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In astronomy, an iron star is a hypothetical type of compact star.

Unrelatedly, the term "iron star" is also used for blue supergiants which have a forest of "forbidden" FeII lines in their spectra. They are potentially quiescent hot luminous blue variables. Eta Carinae has been described as a prototypical example.[1][2]

Formation
Formation of iron starsEvent type Formation of a hypothetical type of compact star
Date c. 101500 years from now
Duration c. 1010^26 to 1010^76 years from now
Epoch Extremely far future
Source Fusion occurring via quantum tunnelling causing nuclei to fuse into iron-56 nuclei
Notable features Only a possibility if protons do not decay.
Followed by Formation of neutron stars and black holes

An iron star is a hypothetical type of compact star that could occur in the universe in the extremely far future, after perhaps 101500 years.

The premise behind the formation of iron stars states that cold fusion occurring via quantum tunnelling would cause the light nuclei in ordinary matter to fuse into iron-56 nuclei. Fission and alpha-particle emission would then make heavy nuclei decay into iron, converting stellar-mass objects to cold spheres of iron.[3] The formation of these stars is only a possibility if protons do not decay. Though the surface of a neutron star may be iron according to some predictions, it is distinct from an iron star.

By the end of 1010^26 to 1010^76 years, iron stars would have collapsed into neutron stars and black holes.[3]
In popular culture

The Soviet film The Andromeda Nebula is about a starship low on fuel caught by an iron star's gravity, with the star itself being so dim that it can only be seen in the infrared. It is based on the novel Andromeda Nebula by Ivan Yefremov written when steady state theory was dominant and iron stars were expected to exist in the Milky Way.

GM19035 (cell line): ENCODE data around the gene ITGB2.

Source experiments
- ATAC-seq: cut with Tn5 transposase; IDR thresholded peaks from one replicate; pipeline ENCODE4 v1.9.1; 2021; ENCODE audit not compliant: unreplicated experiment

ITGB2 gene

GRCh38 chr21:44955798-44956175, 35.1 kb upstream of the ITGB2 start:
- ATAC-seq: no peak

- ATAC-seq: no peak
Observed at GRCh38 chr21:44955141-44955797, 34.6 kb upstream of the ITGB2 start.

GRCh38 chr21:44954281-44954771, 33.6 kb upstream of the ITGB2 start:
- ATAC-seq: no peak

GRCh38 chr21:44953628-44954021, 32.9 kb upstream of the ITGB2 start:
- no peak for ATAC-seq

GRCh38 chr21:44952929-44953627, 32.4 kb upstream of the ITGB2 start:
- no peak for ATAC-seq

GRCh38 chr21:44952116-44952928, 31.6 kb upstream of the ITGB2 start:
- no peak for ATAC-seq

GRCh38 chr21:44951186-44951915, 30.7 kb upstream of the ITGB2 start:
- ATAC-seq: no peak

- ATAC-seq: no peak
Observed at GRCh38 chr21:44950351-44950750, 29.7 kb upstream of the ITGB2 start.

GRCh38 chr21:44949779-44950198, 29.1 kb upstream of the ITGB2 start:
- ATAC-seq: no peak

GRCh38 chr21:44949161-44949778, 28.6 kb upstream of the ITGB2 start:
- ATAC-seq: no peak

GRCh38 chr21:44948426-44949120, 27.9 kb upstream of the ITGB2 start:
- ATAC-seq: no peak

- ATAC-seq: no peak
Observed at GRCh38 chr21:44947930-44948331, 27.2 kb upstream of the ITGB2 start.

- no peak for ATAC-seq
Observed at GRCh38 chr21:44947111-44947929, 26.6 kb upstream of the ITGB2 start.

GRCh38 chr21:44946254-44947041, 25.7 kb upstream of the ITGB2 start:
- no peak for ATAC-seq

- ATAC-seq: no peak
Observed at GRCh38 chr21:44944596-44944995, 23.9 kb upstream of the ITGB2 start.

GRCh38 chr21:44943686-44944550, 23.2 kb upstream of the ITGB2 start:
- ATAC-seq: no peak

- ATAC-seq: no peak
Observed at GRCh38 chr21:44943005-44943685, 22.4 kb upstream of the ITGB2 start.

In the episode "Iron Stars" of Civilizations at the End of Time YouTube series, Isaac Arthur discusses about the possibilities of advanced artificial civilizations living around iron stars, and beyond the last viable sources of energy.[4]

See also

Astronomy portal iconStar portal

Future of an expanding universe
Hypothetical star
Heat death of the universe

References

Walborn, Nolan R.; Fitzpatrick, Edward L. (2000). "The OB Zoo: A Digital Atlas of Peculiar Spectra". The Publications of the Astronomical Society of the Pacific. 112 (767): 50. Bibcode:2000PASP..112...50W. doi:10.1086/316490.
Clark, J. S.; Castro, N.; Garcia, M.; Herrero, A.; Najarro, F.; Negueruela, I.; Ritchie, B. W.; Smith, K. T. (2012). "On the nature of candidate luminous blue variables in M 33". Astronomy and Astrophysics. 541: A146. arXiv:1202.4409. Bibcode:2012A&A...541A.146C. doi:10.1051/0004-6361/201118440. S2CID 17900583.
Dyson, Freeman J. (1979). "Time without end: Physics and biology in an open universe". Reviews of Modern Physics. 51 (3): 447–460. Bibcode:1979RvMP...51..447D. doi:10.1103/RevModPhys.51.447.

Arthur, Isaac (13 July 2017). Civilizations at the End of Time: Iron Stars. YouTube. Retrieved 9 November 2020.

vte

Stars
Formation

Accretion Molecular cloud Bok globule Young stellar object
Protostar Pre-main-sequence Herbig Ae/Be T Tauri FU Orionis Herbig–Haro object Hayashi track Henyey track

Evolution

Main sequence Red-giant branch Horizontal branch
Red clump Asymptotic giant branch
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S CN CH White dwarf Chemically peculiar
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Shell B[e]

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Hypothetical

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Structure

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Related articles

Substellar object
Brown dwarf Sub-brown dwarf Planet Galactic year Galaxy Guest Gravity Intergalactic Planet-hosting stars Tidal disruption event

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